BRUSSELS — Three people were shot dead and a fourth seriously wounded Saturday in an armed attack at the Jewish Museum of Belgium in Brussels, officials said. Police detained one suspect and were looking for a second.
The bloodshed, on the eve of national and European Parliament elections, led officials to immediately raise anti-terror measures.
Belgian Foreign Minister Didier Reynders, who was in the vicinity, said the scene "was terrible and left me shocked" as he saw two bodies lying at the entrance of the museum.
Interior Minister Joelle Milquet told reporters that the shooter apparently parked a car outside before entering the museum. She added the gunman "apparently fired rather quickly, went outside and left."
The three dead were two women and a man, all of them shot in the face or throat, said Ine Van Wymersch, spokeswoman for the prosecutor's office.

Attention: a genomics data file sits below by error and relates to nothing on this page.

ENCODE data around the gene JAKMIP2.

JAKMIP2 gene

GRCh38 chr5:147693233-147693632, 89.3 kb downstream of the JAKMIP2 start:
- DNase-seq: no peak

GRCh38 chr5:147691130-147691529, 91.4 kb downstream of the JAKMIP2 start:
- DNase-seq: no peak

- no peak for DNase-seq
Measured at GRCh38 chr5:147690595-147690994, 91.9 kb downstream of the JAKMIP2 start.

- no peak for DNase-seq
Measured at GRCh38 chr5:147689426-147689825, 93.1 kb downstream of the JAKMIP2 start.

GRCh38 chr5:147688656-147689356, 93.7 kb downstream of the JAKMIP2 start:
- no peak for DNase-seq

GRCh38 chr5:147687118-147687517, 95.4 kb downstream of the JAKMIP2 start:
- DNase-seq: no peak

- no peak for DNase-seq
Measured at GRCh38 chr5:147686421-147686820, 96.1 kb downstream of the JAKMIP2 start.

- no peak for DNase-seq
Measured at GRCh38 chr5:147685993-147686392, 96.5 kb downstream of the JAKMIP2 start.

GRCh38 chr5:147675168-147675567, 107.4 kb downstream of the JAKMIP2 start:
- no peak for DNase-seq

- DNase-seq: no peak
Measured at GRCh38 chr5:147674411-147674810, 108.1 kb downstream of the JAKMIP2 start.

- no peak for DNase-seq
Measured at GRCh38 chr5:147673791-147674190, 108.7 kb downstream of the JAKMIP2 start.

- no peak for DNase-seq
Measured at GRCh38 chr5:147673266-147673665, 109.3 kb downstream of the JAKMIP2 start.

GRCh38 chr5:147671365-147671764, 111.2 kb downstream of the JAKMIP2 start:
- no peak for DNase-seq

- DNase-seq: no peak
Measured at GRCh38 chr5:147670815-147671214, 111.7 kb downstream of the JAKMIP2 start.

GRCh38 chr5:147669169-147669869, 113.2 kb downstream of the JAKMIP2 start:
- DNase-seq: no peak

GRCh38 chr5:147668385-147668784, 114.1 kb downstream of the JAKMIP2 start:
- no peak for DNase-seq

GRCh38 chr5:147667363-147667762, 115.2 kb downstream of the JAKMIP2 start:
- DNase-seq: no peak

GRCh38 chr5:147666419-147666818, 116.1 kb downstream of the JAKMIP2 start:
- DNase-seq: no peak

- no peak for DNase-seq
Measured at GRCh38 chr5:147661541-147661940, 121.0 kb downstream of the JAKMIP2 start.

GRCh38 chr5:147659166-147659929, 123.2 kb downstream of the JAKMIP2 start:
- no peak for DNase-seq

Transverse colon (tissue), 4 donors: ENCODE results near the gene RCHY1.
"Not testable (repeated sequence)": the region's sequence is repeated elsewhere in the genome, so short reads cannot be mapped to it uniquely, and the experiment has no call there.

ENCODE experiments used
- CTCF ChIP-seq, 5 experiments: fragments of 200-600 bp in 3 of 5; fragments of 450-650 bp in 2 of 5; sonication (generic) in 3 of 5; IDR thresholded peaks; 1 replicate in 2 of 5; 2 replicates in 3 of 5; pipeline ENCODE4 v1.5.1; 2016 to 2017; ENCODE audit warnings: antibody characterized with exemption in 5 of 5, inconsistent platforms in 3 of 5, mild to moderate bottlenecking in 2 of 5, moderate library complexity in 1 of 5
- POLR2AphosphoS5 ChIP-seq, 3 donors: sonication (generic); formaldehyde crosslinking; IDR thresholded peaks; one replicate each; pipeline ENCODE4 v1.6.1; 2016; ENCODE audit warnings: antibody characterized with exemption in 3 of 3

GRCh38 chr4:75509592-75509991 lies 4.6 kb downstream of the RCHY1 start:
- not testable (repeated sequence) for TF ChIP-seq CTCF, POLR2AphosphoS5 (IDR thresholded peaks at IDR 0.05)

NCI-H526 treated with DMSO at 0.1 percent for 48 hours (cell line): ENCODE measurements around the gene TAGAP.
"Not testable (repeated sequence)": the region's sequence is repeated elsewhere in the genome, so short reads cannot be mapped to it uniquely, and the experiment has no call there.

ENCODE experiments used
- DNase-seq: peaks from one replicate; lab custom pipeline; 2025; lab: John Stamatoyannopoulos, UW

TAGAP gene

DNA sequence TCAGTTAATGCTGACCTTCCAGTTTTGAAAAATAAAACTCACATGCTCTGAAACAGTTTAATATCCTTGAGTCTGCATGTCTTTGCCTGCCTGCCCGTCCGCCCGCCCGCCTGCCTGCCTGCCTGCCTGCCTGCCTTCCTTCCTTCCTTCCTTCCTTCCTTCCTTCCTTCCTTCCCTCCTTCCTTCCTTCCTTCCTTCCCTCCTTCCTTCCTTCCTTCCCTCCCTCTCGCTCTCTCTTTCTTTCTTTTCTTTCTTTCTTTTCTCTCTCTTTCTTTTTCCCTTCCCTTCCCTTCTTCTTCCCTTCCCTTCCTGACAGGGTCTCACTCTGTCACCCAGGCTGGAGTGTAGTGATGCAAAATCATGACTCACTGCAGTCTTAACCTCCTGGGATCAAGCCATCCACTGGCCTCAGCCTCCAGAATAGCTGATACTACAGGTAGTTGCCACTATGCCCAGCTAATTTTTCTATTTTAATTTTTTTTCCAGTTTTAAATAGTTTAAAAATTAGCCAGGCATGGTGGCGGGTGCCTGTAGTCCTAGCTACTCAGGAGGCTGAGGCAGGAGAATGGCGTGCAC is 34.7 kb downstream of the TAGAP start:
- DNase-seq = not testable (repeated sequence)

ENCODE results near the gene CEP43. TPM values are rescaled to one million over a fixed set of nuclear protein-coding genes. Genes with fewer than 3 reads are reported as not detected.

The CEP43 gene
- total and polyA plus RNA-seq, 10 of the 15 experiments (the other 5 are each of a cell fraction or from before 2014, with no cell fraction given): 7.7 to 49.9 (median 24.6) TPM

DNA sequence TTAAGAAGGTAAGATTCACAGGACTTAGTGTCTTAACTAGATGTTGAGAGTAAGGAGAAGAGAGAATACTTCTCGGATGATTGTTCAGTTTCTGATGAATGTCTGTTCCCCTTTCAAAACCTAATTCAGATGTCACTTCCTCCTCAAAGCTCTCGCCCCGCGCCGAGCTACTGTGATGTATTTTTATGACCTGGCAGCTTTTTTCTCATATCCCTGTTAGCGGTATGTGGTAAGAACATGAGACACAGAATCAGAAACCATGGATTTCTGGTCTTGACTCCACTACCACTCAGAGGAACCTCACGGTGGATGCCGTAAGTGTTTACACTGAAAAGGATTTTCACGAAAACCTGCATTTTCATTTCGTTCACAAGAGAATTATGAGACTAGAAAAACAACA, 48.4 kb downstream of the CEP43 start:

Van Wymersch said one suspect was detained after he drove away from the museum around the time of the attack. A second person being sought for questioning left the area on foot. Van Wymersch said security camera footage was being studied to try to identify the person.
Prime Minister Elio Di Rupo expressed support for the Jewish community, and said "everything has been mobilized that can be mobilized" to bring the killer or killers to justice. "All Belgians are united," he said.
Milquet said anti-terror measures had immediately been heightened as a precaution. "We decided to apply to a maximum level of protection to Jewish sites," she said.
"It has been a very difficult place to live" for Jews, she said, adding that many young people are leaving the country. She said some 40,000 Jews live in Belgium, half of them in Brussels.